At the recent NAEM Sustainability Management Conference, I had the opportunity to provide my perspective on behalf of Calvert Research and Management on the growing investor focus on corporate environmental, social and governance (ESG) matters, how investors use ESG information, and what we are looking for.
How many investors consider such information in their investment processes? The United Nations Principles for Responsible Investment, a set of investment principles that help investor members incorporate ESG issues into investment practice, have about 1,750 signatories, collectively representing approximately $70 trillion of assets.
Despite this, environment, health and safety (EHS) managers and sustainability leaders often work behind the scenes and do not hear enough about investor interest in their work. This signals a need for better communications from investors to companies about the importance of material ESG matters, and a need for better communication inside companies between EHS managers and Investor Relations.
Demonstrating Business Value
A constant refrain during the conference was the importance of business value. A Calvert research report, The Financial and Societal Benefits of ESG Integration: Focus on Materiality, is among a growing body of material that describes how corporate performance on ESG, the province of EHS managers and sustainability leaders, can affect revenue, brand, costs and risks.
EHS managers and sustainability directors are managing the programs and creating the data that can help investors understand a company’s ability to succeed.
While there is a broad spectrum of investor approaches to ESG, core concepts and approaches can help companies more clearly communicate with investors, with the potential to attract capital and build greater internal and external support for sustainability programs. Some of these core concepts include:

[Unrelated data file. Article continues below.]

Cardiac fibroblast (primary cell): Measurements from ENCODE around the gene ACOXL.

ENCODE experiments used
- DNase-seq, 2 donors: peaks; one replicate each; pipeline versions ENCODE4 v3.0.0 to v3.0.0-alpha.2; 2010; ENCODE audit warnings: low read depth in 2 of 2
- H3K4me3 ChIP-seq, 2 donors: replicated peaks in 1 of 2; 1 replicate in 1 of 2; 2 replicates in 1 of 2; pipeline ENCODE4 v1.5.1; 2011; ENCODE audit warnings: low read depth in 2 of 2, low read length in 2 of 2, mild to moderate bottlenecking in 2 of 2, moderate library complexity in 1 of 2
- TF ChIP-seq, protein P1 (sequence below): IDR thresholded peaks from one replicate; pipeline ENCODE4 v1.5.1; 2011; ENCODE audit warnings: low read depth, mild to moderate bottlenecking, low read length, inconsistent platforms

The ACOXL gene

- Focus sustainability programs and disclosure on the set of issues most relevant to the business.
- Conduct materiality assessments with internal and external stakeholders to identify these priority issues.
- Develop a strategy and objectives, with quantitative targets, to manage the prioritized issues, emphasizing the connection to business value, risk management and the long-term strategy of the firm.
- Communicate publicly how these matters relate to strategy and create business value, and describe the progress that the company is making in both quantitative and qualitative terms.
A recommended resource is the Sustainability Accounting Standards Board (SASB). SASB has developed a set of standards for disclosure, through engagement with financial market participants and issuers, that can help companies focus on the issues and metrics most likely to drive value and facilitate efficient and effective disclosure.
Reaping the benefits
Building a sustainability program and disclosures around a core set of material issues and using standards for disclosure from SASB can help address the current frustration felt on both the investor and corporate-sides of corporate sustainability:
- Investors want improved corporate disclosure that addresses the specific risks that a business is managing and based on standards that facilitate comparability and reliability
- Companies are straining under the burden of numerous surveys on ESG matters, many of which feel as if they have no connection to running the business.
Focusing on the core set of issues that matter most to the business and its stakeholders will be appreciated by investors who understand that strong management of material environmental, social and governance matters aligns with improved financial performance. This can simplify reporting, enabling more time to be spent running the business and driving performance in the safety, energy, water and waste metrics that matter so much.